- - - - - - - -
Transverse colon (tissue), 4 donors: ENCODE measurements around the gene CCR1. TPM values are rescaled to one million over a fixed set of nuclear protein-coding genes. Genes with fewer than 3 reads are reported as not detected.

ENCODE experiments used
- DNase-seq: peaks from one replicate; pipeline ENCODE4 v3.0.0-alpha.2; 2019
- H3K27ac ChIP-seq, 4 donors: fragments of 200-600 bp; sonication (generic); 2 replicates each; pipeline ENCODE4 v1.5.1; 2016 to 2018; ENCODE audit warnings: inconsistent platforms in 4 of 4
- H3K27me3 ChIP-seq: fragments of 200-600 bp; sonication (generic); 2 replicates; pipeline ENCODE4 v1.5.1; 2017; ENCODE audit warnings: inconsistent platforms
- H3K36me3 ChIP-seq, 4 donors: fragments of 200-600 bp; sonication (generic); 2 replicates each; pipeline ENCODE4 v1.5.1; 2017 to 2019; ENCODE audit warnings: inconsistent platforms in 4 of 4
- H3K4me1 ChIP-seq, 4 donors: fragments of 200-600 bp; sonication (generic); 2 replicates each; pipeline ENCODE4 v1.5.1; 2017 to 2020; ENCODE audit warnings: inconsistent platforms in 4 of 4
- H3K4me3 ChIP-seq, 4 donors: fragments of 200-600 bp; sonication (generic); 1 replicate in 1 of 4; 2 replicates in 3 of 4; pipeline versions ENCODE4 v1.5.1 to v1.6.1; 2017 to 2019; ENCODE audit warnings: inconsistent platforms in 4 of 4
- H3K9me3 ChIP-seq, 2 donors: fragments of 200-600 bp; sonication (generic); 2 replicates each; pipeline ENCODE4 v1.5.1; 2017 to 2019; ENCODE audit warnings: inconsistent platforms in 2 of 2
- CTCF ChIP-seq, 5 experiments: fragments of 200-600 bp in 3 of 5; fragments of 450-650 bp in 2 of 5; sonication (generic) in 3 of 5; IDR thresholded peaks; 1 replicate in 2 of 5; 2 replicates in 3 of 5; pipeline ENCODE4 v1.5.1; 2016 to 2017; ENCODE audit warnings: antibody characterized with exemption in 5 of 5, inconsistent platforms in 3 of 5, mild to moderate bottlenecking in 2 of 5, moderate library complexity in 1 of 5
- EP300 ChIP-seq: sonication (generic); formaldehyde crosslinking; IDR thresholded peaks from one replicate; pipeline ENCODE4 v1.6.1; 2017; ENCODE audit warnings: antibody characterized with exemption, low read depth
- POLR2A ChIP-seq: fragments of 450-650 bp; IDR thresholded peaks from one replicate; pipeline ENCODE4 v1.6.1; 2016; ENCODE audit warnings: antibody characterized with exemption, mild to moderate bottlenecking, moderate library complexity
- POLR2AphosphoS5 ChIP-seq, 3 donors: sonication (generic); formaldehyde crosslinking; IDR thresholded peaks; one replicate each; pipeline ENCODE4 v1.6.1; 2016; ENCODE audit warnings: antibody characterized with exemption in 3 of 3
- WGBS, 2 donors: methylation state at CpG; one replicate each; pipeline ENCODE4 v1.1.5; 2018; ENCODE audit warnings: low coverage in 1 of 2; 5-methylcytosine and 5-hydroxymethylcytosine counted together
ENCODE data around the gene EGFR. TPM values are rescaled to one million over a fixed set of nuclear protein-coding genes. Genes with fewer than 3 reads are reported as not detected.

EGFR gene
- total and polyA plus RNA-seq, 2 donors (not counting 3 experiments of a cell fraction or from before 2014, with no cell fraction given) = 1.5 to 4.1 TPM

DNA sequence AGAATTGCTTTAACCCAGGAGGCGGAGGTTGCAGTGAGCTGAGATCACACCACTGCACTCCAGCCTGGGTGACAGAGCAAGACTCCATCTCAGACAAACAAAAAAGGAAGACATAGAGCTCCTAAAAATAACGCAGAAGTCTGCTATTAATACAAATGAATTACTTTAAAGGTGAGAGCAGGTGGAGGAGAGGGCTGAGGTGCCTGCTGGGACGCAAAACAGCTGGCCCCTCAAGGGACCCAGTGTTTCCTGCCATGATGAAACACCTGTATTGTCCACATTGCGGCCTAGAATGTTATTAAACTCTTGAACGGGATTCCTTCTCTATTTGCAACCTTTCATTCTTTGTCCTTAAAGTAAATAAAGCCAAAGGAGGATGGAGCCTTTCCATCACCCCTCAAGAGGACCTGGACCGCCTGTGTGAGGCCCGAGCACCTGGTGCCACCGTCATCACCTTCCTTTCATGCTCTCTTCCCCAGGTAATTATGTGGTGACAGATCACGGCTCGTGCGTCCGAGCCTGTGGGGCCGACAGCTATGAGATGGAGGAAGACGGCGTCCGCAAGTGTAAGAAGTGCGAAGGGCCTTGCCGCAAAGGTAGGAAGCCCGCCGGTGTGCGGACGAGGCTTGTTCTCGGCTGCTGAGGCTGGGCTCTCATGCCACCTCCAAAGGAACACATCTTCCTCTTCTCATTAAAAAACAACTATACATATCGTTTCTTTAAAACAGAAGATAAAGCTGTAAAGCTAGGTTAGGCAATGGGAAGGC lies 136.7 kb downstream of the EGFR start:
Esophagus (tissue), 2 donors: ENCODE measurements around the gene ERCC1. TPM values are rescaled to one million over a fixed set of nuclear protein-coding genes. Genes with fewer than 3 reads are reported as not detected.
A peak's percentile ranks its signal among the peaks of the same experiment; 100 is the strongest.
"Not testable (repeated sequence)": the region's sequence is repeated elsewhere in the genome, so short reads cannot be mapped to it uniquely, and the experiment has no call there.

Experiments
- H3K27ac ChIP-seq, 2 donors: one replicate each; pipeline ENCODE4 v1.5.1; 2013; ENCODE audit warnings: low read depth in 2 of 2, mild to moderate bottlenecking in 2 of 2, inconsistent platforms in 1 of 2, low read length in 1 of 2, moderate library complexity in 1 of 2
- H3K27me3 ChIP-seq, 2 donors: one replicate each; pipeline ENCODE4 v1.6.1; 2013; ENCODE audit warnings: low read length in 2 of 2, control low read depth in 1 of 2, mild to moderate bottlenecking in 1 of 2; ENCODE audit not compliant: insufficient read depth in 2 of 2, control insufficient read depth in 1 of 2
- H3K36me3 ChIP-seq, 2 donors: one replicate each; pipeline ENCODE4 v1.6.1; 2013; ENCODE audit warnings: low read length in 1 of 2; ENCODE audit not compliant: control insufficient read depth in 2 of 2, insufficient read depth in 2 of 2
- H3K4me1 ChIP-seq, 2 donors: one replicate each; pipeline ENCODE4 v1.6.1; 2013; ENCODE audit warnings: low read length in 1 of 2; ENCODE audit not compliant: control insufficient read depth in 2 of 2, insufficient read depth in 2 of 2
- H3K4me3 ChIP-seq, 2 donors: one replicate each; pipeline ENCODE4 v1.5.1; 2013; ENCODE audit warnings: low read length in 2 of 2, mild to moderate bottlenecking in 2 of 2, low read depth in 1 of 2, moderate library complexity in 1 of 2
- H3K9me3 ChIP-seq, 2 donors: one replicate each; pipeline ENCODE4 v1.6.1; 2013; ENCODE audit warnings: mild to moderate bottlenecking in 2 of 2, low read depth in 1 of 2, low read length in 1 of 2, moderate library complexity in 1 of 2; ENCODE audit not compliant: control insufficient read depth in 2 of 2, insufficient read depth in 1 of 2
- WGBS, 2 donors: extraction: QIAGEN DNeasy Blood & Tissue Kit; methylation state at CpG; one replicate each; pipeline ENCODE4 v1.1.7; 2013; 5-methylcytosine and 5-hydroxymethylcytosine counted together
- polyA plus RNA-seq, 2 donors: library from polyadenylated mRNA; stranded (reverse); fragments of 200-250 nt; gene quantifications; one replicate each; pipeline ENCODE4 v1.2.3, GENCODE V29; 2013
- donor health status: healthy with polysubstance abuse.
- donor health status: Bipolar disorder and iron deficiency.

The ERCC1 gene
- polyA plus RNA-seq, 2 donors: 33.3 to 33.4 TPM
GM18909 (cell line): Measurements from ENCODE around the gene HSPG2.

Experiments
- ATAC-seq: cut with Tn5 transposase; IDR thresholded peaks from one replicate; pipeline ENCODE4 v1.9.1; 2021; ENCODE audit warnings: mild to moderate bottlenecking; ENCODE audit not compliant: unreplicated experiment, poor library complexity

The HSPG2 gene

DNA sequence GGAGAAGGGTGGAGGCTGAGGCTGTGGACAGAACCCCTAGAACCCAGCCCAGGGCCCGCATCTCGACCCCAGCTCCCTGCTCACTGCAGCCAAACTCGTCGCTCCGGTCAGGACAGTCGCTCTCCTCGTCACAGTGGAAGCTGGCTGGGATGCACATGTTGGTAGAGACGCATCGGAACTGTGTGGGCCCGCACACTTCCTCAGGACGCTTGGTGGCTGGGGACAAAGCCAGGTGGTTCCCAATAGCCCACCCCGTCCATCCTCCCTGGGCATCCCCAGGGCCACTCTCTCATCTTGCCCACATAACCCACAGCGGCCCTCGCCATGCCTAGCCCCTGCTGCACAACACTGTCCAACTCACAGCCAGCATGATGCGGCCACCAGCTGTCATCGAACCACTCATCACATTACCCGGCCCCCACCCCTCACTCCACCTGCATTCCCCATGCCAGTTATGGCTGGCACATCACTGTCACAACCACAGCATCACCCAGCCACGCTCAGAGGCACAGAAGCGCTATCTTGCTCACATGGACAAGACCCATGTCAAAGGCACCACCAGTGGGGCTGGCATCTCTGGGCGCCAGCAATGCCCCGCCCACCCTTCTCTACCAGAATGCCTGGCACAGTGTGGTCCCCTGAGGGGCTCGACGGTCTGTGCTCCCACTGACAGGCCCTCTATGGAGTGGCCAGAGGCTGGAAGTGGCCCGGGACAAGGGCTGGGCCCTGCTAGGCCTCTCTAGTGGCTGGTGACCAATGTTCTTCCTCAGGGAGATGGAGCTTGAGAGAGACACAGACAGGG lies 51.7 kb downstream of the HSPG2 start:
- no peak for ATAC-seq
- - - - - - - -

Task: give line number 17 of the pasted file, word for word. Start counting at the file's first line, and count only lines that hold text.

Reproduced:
- total and polyA plus RNA-seq, 2 donors (not counting 3 experiments of a cell fraction or from before 2014, with no cell fraction given) = 1.5 to 4.1 TPM